But I couldn’t stop there. It’s just too much fun, and there are loads of knotting videos on YouTube. Besides, I’d always wanted to know how to tie a monkey’s fist knot, so I went on a knotting binge. Here’s another video I used, this time in English:
The string vest cotton wasn’t working out too well (although it would make a lovely soft vest – I’m almost tempted to make one). So I scrounged around and found an old cord off a blind…
Thank you Myra, I had great fun! 😀
I normally cut my own designs for snowflakes at this time of year. When my daughter joins in we end up with a veritable snow drift of paper delights. This year I made the mistake of looking at my Pinterest account. This usually results in some new obsession; this time it looks like it’s other people’s snowflakes. The ones shown below are mostly based on patterns I found via Pinterest. The Celtic cross one I designed myself. (As always, you can click on an image to see it more closely.)
My apologies in advance to my vegan readers; we used a lot of eggs in this crafting session. Please see my previous post for more on the egg issue. A small consolation is that no factory-farmed eggs were used: Sally bought duck eggs and was given chicken eggs by a neighbour who keeps her own birds. Also, after writing the previous post I went out and bought a vegan egg substitute. It won’t be any good for Easter crafting but hopefully I can now make cruelty-free cakes and so on. 🙂
Sally’s daughter supplied us with two kits from the States; thank you Erin. I haven’t seen this kind of kit in Ireland. There were all sorts of ways of decorating the eggs. My favourite was the wax crayon used to create “resist” designs with the dyes. I hope you enjoy the photos. You might remember the bunny ears from last year; my daughter has inherited the hoarder gene from someone (not me, obviously 😉 ).
There is a long-running children’s TV programme in the U.K. called “Blue Peter“, maybe you’ve heard of it. I grew up with it. The presenters used to show us how to make lots of things, like accessories for dolls, Christmas decorations and treats for Mother’s Day. I didn’t attempt very many of their projects but I did make their pomander as a present for my nanna. It involved sticking a lot of cloves into an orange and decorating it with ribbon, etc. My nanna had it hung in her hallway for a while and then it disappeared. I assumed it had gone moldy and been thrown in the bin. I think you know where this is going from the title, don’t you? When we were clearing out my nanna’s house after she passed away we found the pomander in her wardrobe. Bear in mind that I made this thing in the seventies and my nanna passed away in 2013… The Wikipedia entry on pomanders says they last several years; they might want to revise that up a few decades! I have to admit that it was a bit too freaky though so it did finally go in the bin.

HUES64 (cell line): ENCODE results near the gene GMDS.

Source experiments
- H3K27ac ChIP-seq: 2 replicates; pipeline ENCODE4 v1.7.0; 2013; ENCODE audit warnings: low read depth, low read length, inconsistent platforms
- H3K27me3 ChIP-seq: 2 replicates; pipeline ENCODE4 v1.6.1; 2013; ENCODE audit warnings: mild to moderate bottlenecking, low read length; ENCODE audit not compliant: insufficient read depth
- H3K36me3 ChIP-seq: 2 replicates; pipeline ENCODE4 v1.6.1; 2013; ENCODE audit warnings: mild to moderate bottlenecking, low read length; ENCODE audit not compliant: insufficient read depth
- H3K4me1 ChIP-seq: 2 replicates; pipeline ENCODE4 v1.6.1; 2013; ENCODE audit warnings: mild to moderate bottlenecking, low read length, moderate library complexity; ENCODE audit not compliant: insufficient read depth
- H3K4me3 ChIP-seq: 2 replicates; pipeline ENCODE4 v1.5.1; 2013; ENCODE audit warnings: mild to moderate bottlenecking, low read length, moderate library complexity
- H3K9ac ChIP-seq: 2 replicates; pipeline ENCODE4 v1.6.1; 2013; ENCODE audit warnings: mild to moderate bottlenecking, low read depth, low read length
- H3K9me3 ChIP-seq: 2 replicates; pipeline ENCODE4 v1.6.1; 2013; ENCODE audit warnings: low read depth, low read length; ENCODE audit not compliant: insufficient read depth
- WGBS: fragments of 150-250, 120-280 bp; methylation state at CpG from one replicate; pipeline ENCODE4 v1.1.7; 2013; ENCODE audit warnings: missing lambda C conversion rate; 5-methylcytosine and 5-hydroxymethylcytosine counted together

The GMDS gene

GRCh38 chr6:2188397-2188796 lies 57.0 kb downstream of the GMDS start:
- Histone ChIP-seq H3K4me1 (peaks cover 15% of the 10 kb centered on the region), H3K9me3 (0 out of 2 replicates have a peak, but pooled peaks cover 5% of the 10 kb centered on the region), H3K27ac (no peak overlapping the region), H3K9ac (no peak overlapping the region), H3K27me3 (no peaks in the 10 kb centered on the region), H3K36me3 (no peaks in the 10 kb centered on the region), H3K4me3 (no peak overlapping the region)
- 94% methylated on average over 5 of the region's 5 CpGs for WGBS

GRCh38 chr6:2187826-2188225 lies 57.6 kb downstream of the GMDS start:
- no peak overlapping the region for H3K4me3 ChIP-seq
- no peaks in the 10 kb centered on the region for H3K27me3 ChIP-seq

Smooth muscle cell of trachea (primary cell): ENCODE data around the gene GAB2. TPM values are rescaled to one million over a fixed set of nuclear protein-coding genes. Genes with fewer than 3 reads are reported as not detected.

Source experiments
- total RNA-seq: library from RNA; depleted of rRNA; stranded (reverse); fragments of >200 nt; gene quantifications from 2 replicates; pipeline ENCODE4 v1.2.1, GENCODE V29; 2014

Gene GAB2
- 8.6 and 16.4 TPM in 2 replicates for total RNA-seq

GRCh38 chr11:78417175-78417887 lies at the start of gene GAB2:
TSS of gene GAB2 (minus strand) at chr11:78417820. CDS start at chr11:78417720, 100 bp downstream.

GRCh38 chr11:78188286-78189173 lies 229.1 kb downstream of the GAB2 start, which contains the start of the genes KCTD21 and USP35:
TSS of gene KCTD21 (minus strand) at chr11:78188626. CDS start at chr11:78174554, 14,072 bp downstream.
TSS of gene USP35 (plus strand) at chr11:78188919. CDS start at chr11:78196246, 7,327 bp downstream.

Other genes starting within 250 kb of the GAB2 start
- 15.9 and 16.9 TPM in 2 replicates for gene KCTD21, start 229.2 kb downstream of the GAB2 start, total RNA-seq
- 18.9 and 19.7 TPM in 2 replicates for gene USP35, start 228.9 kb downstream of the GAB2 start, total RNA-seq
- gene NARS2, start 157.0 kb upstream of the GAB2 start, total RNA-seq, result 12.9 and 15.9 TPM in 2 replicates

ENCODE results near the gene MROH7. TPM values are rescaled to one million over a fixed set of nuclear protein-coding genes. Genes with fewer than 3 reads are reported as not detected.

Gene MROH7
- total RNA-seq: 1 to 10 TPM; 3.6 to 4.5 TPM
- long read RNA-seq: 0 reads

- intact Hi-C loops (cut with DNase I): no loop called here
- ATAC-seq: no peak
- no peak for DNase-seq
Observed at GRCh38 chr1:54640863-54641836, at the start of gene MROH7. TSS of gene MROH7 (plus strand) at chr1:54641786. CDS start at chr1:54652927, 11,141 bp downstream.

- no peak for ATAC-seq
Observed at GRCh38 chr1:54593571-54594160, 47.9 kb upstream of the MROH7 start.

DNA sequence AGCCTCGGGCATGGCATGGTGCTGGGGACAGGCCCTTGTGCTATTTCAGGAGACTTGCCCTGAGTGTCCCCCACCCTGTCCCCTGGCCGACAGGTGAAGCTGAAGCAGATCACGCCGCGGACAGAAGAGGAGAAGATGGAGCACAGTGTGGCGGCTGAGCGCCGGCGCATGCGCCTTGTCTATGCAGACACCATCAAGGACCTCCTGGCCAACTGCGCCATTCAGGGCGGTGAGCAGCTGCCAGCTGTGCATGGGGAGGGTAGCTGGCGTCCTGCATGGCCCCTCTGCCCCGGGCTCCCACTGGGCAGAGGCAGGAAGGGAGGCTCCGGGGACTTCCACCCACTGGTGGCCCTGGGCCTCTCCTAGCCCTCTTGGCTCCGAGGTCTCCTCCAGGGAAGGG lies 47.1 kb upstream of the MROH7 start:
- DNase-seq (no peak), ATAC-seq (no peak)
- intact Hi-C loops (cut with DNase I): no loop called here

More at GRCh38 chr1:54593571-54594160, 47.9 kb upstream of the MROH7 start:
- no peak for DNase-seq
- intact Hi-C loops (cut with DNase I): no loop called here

Sally and I managed to squeeze in another crafting session before she heads off to the States. She wanted to make a swag for the town crib. We started with the same method as for the wreaths, making bundles of greenery (conifer, ivy, holly, etc.) cut from Sally’s shrubs and trees at the Mill. We fastened the bundles with cable ties and then hung them on a piece of washing line. We then fastened baubles and ribbons between each bundle and disguised the fastenings with beads and ribbons. Sally will be adding a few little extras once the swag has been hung on the crib.
Sally is going to be spending the Christmas season in the U.S. so we did our Christmas crafting yesterday. This is our third time making wreaths together (see this post for another one) and I love it. The smell of the greenery is delicious, and I love combining the different textures and colours. I had intended to take more photos of the process but I was almost finished before I remembered to take my camera out. Anyway, I hope you enjoy the photos I did take. I’ve included a few seasonal views of “The Mountain” too.
We just had the most fabulous afternoon of crafting at Sally‘s. My daughter hasn’t taken her bunny ears off since they were made. She’s been running around outside with them on, and now she has her headphones on over the top of them.
Sally had some wonderful projects set up for us. I brought some eggs that I had managed to blow successfully for the first time ever. Sally also had some boiled eggs ready to decorate. Last week Sally and I made bases for our moss gardens out of woven willow. Today we went gathering all different kind of moss and natural objects to pile onto the bases. I hope you enjoy the photos as much as we enjoyed the crafting.